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As Vancouver Community College’s longest-serving employee, 70-year-old Alan Bingley has seen a lot of changes in his 45 years as a culinary arts instructor. For Alan, however, it still comes down to the basics when teaching aspiring chefs the skills it takes to succeed.
Alan was classically trained in cooking and “silver service,” getting his start at the historic Royal Victoria Hotel in his hometown of Sheffield, England. He immigrated to Canada when he was 25, securing his first job as a sous chef at Vancouver’s landmark Devonshire Hotel before joining VCC in 1971. At the time, he was one of only five instructors.
Given his length of time at VCC, it’s a safe bet that most of the 12,200 chefs who have graduated from VCC’s culinary arts program had Chef Bingley as an instructor. For many students, he would have been one of their very first teachers. “I’m the greeter,” he says with a chuckle.
Never tempted to open his own restaurant, Alan says he found his life’s work in teaching. He notes he “gets his jollies” watching students go on to make a living at something they love as much as he does.
“We’re all here for the same thing and I’m just a small cog in the wheel helping them along a little bit,” he says. “When I see a student do well and make a name for themselves, then I’ve done my part. That’s what it’s really all about—why I’ve been here so long and why I love my work.”
What does it take to be a good teacher? “A lot of patience, bringing things down to their level and making it enjoyable,” he says. Alan considers himself “old school” and “a bit of a stickler” for what it means to don a chef’s uniform. He believes setting an example and instilling a sense of self-respect, pride, and teamwork are as important as teaching the cooking fundamentals.
Alan has seen many cooking trends come and go over years. “Cooking is like fashion,” he observes. “It goes through phases and fads, but always comes back to the basics. It doesn’t have to be fancy or overindulgent to be good—it all stems from French cookery and it’s important to remember those roots.”
He believes it’s an instructor’s role to give students the foundation on which to build and develop their own signature flair. “We try to show them the right way,” Alan says. “If they’re really serious about it, it’s up to them to work hard, because it doesn’t come easy.”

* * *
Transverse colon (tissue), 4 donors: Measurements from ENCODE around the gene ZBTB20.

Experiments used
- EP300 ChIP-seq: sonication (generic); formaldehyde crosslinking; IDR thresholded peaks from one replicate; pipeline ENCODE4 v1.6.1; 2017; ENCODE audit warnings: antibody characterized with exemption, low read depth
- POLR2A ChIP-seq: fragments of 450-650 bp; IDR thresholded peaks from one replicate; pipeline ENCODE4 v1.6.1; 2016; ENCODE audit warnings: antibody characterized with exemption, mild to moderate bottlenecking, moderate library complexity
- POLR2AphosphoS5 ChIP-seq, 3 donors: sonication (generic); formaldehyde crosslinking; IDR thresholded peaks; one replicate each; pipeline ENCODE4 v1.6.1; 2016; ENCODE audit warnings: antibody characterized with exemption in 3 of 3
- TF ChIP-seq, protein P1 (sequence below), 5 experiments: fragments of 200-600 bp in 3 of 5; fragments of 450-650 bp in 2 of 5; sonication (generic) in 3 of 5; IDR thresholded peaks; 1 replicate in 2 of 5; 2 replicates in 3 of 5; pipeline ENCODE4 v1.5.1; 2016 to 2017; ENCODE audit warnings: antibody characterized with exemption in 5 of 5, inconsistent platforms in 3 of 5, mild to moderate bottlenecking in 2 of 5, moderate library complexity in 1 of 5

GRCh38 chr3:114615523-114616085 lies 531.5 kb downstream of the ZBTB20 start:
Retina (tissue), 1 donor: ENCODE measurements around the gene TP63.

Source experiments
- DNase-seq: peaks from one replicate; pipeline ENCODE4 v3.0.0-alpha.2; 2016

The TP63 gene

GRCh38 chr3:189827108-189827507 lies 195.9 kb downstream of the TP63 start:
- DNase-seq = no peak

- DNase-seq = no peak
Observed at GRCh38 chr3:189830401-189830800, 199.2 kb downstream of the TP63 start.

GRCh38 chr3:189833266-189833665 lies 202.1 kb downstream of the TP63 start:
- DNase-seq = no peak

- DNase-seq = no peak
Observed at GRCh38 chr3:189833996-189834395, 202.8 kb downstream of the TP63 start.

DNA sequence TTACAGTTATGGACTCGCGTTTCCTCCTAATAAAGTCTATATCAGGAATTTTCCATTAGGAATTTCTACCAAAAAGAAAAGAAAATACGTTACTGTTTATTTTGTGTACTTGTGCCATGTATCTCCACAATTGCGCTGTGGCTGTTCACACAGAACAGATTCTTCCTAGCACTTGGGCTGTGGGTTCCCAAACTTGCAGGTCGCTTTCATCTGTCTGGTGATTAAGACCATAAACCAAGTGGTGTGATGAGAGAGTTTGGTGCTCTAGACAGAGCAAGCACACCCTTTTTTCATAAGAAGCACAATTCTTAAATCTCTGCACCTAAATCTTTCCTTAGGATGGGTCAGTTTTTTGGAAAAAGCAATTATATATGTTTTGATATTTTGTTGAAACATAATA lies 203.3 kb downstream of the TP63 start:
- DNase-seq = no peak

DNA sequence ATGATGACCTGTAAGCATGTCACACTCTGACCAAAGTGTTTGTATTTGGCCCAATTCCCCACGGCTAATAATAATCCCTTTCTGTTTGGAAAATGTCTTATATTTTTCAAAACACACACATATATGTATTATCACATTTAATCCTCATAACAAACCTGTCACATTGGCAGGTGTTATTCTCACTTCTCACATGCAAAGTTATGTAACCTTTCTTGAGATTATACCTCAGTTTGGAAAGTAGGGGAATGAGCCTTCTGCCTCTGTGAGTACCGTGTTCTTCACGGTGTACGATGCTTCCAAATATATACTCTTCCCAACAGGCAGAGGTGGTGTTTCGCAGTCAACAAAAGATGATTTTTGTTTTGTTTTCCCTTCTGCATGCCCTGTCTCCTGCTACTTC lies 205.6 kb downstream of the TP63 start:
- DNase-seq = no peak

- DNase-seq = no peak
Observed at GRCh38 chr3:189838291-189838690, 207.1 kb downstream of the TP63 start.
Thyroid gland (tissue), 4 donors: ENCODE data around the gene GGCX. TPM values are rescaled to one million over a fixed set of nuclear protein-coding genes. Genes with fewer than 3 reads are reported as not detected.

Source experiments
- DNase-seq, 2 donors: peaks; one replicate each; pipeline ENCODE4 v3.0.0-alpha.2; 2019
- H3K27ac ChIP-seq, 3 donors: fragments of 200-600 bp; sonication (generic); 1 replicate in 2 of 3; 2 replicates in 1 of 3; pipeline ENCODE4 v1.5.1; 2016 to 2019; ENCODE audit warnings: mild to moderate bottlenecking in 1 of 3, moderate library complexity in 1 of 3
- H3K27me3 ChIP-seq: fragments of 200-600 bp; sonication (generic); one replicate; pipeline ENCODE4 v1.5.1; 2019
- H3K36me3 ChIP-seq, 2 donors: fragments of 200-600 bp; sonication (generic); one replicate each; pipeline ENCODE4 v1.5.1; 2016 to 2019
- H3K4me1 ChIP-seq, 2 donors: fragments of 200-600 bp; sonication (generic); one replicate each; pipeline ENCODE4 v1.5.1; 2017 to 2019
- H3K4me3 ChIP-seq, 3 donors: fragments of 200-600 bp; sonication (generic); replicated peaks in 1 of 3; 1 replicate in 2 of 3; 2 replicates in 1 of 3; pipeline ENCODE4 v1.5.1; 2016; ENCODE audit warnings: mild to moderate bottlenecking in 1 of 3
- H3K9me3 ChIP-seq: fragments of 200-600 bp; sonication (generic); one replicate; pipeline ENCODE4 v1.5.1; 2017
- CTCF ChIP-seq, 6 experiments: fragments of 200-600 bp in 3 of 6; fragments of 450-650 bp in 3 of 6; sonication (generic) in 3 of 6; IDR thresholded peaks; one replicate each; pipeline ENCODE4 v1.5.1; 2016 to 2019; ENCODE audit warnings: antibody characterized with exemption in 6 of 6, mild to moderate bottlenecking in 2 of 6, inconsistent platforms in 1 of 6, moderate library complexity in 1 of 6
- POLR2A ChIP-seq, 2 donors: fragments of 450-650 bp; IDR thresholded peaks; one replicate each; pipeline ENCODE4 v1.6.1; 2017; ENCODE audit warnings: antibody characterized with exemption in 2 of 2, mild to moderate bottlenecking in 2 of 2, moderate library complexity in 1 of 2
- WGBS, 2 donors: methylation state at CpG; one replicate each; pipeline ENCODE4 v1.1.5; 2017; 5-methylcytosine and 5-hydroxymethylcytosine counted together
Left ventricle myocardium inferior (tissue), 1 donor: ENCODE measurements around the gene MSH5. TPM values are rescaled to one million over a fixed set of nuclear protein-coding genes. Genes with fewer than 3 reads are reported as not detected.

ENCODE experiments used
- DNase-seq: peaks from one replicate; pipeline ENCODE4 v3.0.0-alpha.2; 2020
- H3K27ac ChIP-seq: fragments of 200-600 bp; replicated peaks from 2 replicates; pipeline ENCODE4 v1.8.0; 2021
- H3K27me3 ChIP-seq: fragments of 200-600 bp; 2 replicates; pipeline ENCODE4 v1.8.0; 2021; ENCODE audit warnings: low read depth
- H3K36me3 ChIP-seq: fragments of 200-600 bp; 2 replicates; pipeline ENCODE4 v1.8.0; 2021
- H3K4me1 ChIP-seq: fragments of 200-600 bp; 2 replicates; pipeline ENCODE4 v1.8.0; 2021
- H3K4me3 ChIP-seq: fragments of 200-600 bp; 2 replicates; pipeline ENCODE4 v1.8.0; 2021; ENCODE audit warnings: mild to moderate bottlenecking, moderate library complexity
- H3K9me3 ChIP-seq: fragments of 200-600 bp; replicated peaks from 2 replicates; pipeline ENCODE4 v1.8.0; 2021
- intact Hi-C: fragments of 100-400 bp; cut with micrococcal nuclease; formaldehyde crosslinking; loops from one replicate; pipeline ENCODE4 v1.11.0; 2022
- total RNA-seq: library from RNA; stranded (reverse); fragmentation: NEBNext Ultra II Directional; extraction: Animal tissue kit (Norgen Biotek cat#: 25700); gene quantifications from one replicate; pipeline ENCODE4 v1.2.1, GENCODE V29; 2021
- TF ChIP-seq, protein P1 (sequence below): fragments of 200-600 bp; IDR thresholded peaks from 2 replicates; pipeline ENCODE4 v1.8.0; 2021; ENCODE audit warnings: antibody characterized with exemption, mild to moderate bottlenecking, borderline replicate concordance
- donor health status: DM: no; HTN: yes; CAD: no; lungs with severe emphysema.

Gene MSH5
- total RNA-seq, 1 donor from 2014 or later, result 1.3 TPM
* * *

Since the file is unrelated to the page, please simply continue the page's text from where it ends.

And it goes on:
While some demonstrate natural talent and a signature style while under his tutelage, he says others also blossom after graduation. In either case, he speaks with pride about his students.
One former student is Jean Carlo (J.C.) Felicello, now also an instructor in VCC’s international culinary arts program and manager of Culinary Team Canada. “I have to take my hat off to J.C.—he sleeps and eats being a chef and has put this program on the map.”
That regard is mutual. “I came into culinary school as an arrogant, spoiled 17 year old,” J.C. recalls. “Within minutes, Mr. Bingley made things very clear. I saw that discipline was the key to success, which garnered respect. I may have forgotten what he said in class, but have never forgotten how he made me feel.”
Little did Alan know, that when he joined VCC 45 years ago, he would be still be here to help VCC celebrate its 50th anniversary.
Chef Bingley reunited with many of his former students at VCC’s 50 Years. 50 Chefs. gala. “Just seeing the students again was overwhelming, to say the least. As I’m coming towards the end of my career, it made me so very proud to be a part of the best culinary program in Canada.”
Alan has also announced his plan to retire at the end of March 2016. While looking forward to focusing on his hobbies such as gardening and playing guitar—yes, your chef instructor is also a member of the Hell’s Gate Blues Band—he admits retirement will come with some measure of emotion. “I know I will shed a few tears,” he says. “Where did those years go?”
Do you have any special connections to VCC alumni or faculty members? Join us in celebrating their careers at VCC’s 50th Anniversary Bash on Friday, April 8 at our Broadway campus. Get tickets here.